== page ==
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Dell launches EqualLogic PS4000 iSCSI SAN for SMBs

Dell brings out EqualLogic PS4000 iSCSI SAN for SMBs and remote offices, based on the same architecture as its midrange PS6000 platform.

Dell Inc. is expanding its EqualLogic iSCSI SAN platform with a product family for SMBs and remote offices built on the same architecture as its flagship midrange systems.

The EqualLogic PS4000 is a lower-end version of the EqualLogic PS6000 that launched in March. Like the PS6000, the PS4000 is a 3U, 16-drive chassis that can be half populated or fully populated with disk. The major differences between the two are the PS4000 includes two Gigabit Ethernet ports per controller and only scales to two nodes, while the PS6000 has four Ethernet ports per controller and scales to 12 nodes.

The PS4000 family has three models. The PS4000E is a single or dual-controller system with 7200 RPM SATA II drives that scales to 16 TB. The PS4000X dual-controller system uses 10,000 RPM SAS drives that will scale to 9.6 TB when 600 GB drives are available next month. The PS4000XV also has two controllers, and uses 15,000 SAS drives, scaling to 7.2 TB.

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The PS4000 supports RAID 5, 6, 10, and 50 and the same software as the PS6000, including a new version of Dell/EqualLogic's Auto-Snapshot Manager/VMWare Edition (ASM/VE) due out in August. ASM/VE 2.0 will allow virtual machine replication and selective restores of virtual machines from snapshots – the previous version required administrators to restore the entire Virtual Machine File System (VMFS) volume. ASM/VE 2.0 is also integrated with the VMware vSphere 4 API for multipathing.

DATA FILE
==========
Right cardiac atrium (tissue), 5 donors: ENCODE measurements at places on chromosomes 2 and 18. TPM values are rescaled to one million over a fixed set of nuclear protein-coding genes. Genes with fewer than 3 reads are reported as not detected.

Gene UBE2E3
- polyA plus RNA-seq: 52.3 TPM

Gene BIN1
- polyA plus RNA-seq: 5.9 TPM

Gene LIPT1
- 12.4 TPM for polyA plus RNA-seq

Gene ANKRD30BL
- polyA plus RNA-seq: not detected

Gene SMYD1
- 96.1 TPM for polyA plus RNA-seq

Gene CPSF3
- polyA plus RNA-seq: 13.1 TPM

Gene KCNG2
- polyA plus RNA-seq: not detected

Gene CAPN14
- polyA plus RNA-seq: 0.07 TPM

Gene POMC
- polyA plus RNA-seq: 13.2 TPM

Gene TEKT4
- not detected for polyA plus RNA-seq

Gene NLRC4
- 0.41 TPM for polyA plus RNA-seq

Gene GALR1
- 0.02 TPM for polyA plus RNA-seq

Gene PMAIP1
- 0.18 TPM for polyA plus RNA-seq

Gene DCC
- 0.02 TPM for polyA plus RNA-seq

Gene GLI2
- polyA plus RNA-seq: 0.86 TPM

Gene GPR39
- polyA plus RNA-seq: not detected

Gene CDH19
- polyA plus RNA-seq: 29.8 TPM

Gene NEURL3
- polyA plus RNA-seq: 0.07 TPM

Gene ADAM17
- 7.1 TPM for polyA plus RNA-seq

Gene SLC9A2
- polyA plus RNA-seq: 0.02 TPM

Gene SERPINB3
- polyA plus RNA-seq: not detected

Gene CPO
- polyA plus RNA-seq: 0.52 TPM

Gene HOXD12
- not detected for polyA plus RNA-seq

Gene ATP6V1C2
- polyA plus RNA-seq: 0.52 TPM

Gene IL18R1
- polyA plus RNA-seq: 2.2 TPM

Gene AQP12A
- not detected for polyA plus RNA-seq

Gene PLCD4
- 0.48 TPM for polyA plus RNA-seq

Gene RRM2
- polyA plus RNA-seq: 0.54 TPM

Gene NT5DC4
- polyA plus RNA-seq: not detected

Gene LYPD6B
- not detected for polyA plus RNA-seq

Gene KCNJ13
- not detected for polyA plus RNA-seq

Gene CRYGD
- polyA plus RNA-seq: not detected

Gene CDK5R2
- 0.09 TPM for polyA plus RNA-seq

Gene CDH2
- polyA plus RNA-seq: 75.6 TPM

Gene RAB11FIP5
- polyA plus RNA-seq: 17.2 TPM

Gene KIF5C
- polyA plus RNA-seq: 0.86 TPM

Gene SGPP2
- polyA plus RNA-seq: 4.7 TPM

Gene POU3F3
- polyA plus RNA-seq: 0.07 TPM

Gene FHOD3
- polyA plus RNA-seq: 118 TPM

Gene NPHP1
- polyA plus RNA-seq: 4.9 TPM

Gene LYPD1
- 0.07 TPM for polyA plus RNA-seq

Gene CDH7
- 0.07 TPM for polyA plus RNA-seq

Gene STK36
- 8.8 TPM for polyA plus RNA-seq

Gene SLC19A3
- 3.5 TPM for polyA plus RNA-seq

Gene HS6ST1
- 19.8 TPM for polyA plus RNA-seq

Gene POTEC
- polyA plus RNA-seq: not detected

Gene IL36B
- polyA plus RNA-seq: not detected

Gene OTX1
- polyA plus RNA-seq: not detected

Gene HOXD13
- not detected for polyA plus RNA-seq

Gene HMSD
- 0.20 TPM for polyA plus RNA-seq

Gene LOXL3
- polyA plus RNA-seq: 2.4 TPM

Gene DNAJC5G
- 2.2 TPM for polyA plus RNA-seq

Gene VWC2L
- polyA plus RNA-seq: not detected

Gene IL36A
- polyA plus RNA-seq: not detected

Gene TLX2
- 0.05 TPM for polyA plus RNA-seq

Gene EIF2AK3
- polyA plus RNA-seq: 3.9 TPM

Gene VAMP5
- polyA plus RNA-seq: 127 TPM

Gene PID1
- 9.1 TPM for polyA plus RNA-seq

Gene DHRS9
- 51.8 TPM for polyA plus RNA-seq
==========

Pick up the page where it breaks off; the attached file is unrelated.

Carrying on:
Unlike the PS6000, the PS4000 does not support solid state drives (SSDs). Neither system supports 10 Gigabit Ethernet yet.

Travis Vigil, senior manager for the EqualLogic product line, said customers can add a PS6000 if they outgrow the PS4000, and Dell offers controller upgrades to turn a PS4000 into a PS6000.

Vigil said Dell continues to carry the PS5000, but that was effectively replaced by the 6000. The PS4000 is an entry-level point for SMBs and remote offices.

"A lot of customers need a more optimized system for a smaller deployment than the PS6000, and a more attractive price," he said.

The PS4000 list price starts at $10,000 for a single controller and 4 TB of SATA disk. The PS6000 list price begins at $17,000.

Dell is also rolling out a PowerVault NX3000 system based on Microsoft Windows Storage Server 2008 that can be used as a NAS gateway in front of the EqualLogic SANs. It replaces the PowerVault NX1950.

Dell said revenue of the EqualLogic product line grew 71% year-over-year in the first quarter of 2009, and it has allowed Dell to become the market leader in iSCSI.

Taneja Group analyst Jeff Boles said the entry-level system can help get smaller companies into iSCSI and SANs in general.

"It's an initial building block for people to get into EqualLogic iSCSI SANs," Boles said. "They can start out here using the traditional PS series architecture, and add more storage down the road and pop into a PS6000 as they grow. I'm also excited to see the virtual machine replication technology built in. I was expected to see more of a dumbed-down approach."

Jeff Boardman, solutions architect for the Norwood, Mass.-based Corporate IT Solutions, said the services provider has been running a PS4000 in the lab alongside "a bunch" of PS5000s and a PS6000. He agrees with Boles about the value of the virtual machine technology. Boardman said he's used VMware Storage VMotion to move 15 Windows virtual machines and three servers on the PS4000 and noticed a speed improvement over the PS5000.

"I expect most customers will run from 15 to 20 virtual machines, mostly servers," Boardman said.

Boardman said he expects the PS4000 to get more use among SMBs than in branch offices of larger organizations because companies tend to install storage in remote offices that is compatible to what they're using in their data center.

"There's no reason it couldn't work in a branch office, but most enterprises like to stick with the same hardware. "We see it moving more toward small businesses, because it gives you more options to move to a virtual environment."

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